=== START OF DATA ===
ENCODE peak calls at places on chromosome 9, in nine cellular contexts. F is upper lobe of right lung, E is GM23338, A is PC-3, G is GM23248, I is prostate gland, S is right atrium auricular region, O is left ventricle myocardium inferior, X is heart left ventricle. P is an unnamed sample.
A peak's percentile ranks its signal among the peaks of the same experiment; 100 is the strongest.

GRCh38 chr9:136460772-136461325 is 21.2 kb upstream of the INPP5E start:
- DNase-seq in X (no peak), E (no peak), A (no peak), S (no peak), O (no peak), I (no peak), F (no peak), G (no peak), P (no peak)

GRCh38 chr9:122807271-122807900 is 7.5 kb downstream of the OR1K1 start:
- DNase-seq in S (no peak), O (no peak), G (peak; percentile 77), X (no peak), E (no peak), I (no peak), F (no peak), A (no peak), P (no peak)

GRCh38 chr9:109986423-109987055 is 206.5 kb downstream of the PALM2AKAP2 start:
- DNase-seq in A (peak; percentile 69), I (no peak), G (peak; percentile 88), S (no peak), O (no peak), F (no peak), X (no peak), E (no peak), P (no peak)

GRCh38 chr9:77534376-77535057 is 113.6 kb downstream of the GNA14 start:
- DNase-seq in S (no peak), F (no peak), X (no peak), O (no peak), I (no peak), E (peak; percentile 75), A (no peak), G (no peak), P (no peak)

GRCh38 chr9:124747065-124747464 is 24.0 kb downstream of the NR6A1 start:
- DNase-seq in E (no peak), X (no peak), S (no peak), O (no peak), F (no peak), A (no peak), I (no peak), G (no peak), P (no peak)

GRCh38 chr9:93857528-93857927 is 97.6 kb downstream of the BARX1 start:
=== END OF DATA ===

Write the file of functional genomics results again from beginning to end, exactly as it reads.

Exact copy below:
ENCODE peak calls at places on chromosome 9, in nine cellular contexts. F is upper lobe of right lung, E is GM23338, A is PC-3, G is GM23248, I is prostate gland, S is right atrium auricular region, O is left ventricle myocardium inferior, X is heart left ventricle. P is an unnamed sample.
A peak's percentile ranks its signal among the peaks of the same experiment; 100 is the strongest.

GRCh38 chr9:136460772-136461325 is 21.2 kb upstream of the INPP5E start:
- DNase-seq in X (no peak), E (no peak), A (no peak), S (no peak), O (no peak), I (no peak), F (no peak), G (no peak), P (no peak)

GRCh38 chr9:122807271-122807900 is 7.5 kb downstream of the OR1K1 start:
- DNase-seq in S (no peak), O (no peak), G (peak; percentile 77), X (no peak), E (no peak), I (no peak), F (no peak), A (no peak), P (no peak)

GRCh38 chr9:109986423-109987055 is 206.5 kb downstream of the PALM2AKAP2 start:
- DNase-seq in A (peak; percentile 69), I (no peak), G (peak; percentile 88), S (no peak), O (no peak), F (no peak), X (no peak), E (no peak), P (no peak)

GRCh38 chr9:77534376-77535057 is 113.6 kb downstream of the GNA14 start:
- DNase-seq in S (no peak), F (no peak), X (no peak), O (no peak), I (no peak), E (peak; percentile 75), A (no peak), G (no peak), P (no peak)

GRCh38 chr9:124747065-124747464 is 24.0 kb downstream of the NR6A1 start:
- DNase-seq in E (no peak), X (no peak), S (no peak), O (no peak), F (no peak), A (no peak), I (no peak), G (no peak), P (no peak)

GRCh38 chr9:93857528-93857927 is 97.6 kb downstream of the BARX1 start: